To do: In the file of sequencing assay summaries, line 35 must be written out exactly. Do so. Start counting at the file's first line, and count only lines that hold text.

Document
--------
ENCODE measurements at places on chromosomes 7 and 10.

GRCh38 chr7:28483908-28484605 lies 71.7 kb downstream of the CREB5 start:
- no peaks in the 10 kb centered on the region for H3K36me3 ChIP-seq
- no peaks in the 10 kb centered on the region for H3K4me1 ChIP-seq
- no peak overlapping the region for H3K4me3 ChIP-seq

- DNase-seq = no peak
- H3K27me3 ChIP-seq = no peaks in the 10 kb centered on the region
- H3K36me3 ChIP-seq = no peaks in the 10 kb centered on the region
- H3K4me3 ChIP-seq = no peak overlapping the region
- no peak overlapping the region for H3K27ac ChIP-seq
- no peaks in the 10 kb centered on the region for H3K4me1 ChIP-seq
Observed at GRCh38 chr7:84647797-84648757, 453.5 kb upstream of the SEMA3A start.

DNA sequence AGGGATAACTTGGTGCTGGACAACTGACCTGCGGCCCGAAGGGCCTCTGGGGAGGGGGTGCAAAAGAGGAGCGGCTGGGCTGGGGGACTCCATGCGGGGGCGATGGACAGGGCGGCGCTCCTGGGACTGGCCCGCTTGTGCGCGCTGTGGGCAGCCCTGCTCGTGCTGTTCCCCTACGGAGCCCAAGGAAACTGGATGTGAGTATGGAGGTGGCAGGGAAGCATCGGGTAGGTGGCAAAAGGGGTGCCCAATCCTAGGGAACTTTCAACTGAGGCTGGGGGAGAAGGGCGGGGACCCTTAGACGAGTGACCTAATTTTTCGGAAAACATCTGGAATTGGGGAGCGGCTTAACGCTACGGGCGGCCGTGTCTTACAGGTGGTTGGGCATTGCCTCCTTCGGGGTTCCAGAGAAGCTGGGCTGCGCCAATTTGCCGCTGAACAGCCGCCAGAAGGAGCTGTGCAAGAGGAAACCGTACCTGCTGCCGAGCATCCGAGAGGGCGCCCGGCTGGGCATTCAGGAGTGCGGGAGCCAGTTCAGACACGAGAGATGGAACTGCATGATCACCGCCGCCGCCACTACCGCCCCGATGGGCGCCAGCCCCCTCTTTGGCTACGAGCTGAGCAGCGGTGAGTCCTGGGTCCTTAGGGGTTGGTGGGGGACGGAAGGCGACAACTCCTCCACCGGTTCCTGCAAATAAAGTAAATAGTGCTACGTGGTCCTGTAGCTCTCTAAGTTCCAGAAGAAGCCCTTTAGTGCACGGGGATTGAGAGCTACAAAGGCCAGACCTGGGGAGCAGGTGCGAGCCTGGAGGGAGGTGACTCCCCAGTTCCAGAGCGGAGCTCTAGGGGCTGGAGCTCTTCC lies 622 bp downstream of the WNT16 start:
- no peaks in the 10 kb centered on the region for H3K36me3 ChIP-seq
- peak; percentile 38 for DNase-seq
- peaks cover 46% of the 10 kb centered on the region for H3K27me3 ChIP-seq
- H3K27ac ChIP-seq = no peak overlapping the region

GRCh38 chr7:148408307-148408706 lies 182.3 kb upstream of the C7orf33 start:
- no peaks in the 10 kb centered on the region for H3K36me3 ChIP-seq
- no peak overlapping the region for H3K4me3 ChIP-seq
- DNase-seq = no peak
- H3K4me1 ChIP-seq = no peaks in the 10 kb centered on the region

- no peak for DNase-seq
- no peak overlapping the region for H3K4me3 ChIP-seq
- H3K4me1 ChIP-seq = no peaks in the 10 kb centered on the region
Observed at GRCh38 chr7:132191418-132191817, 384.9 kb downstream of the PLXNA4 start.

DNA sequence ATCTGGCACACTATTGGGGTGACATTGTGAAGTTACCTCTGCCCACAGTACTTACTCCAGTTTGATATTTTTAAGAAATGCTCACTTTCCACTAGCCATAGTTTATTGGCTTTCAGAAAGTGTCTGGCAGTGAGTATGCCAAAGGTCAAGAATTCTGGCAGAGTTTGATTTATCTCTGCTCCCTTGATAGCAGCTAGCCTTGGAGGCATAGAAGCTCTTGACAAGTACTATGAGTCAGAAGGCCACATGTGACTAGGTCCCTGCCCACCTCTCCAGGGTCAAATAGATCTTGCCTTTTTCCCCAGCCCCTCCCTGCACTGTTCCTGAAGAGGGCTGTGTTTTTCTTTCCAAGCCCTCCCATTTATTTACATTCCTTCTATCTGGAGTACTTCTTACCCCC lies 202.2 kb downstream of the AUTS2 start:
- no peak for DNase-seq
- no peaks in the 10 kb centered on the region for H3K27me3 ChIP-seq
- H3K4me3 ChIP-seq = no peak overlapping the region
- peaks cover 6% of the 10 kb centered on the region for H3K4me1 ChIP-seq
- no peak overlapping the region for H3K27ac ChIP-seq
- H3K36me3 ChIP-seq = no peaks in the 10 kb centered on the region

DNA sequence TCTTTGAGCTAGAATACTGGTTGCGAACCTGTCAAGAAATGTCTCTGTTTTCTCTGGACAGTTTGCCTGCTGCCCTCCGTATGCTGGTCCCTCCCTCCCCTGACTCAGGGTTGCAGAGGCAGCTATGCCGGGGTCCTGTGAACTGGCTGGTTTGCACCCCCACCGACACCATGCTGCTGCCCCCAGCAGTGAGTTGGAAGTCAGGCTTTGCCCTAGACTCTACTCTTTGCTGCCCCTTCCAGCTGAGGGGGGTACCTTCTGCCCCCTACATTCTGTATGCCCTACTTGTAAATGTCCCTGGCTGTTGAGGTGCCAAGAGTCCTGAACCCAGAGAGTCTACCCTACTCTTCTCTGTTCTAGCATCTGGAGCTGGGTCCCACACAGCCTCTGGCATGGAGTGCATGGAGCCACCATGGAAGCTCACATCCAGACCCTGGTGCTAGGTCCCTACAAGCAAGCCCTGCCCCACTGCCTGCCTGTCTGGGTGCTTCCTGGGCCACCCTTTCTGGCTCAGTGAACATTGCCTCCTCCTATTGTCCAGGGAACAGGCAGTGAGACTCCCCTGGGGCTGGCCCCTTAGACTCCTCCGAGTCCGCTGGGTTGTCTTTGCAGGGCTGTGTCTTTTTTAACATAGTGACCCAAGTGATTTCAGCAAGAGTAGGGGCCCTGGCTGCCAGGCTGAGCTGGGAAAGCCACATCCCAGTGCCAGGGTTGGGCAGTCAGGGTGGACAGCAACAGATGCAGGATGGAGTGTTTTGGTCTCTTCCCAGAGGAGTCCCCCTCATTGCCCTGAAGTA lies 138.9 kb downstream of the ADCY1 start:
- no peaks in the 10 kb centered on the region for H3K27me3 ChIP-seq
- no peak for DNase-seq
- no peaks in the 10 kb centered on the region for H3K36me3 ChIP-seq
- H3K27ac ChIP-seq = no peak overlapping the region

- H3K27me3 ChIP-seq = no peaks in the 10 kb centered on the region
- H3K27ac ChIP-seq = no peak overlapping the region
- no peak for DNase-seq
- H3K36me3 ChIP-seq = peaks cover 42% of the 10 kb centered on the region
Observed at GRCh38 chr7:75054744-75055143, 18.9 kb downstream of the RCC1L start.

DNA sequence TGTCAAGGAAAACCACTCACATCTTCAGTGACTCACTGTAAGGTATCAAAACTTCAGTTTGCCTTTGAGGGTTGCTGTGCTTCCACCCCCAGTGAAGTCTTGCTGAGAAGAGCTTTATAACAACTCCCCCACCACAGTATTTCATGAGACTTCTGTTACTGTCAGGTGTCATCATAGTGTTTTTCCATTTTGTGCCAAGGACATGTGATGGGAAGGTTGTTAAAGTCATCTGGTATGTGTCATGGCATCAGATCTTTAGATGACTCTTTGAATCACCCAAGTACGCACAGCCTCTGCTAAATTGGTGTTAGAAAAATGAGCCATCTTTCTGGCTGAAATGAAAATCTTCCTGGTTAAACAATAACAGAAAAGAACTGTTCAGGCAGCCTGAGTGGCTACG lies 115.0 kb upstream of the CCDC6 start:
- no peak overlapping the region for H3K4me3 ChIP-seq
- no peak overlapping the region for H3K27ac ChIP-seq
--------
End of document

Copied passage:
- no peaks in the 10 kb centered on the region for H3K27me3 ChIP-seq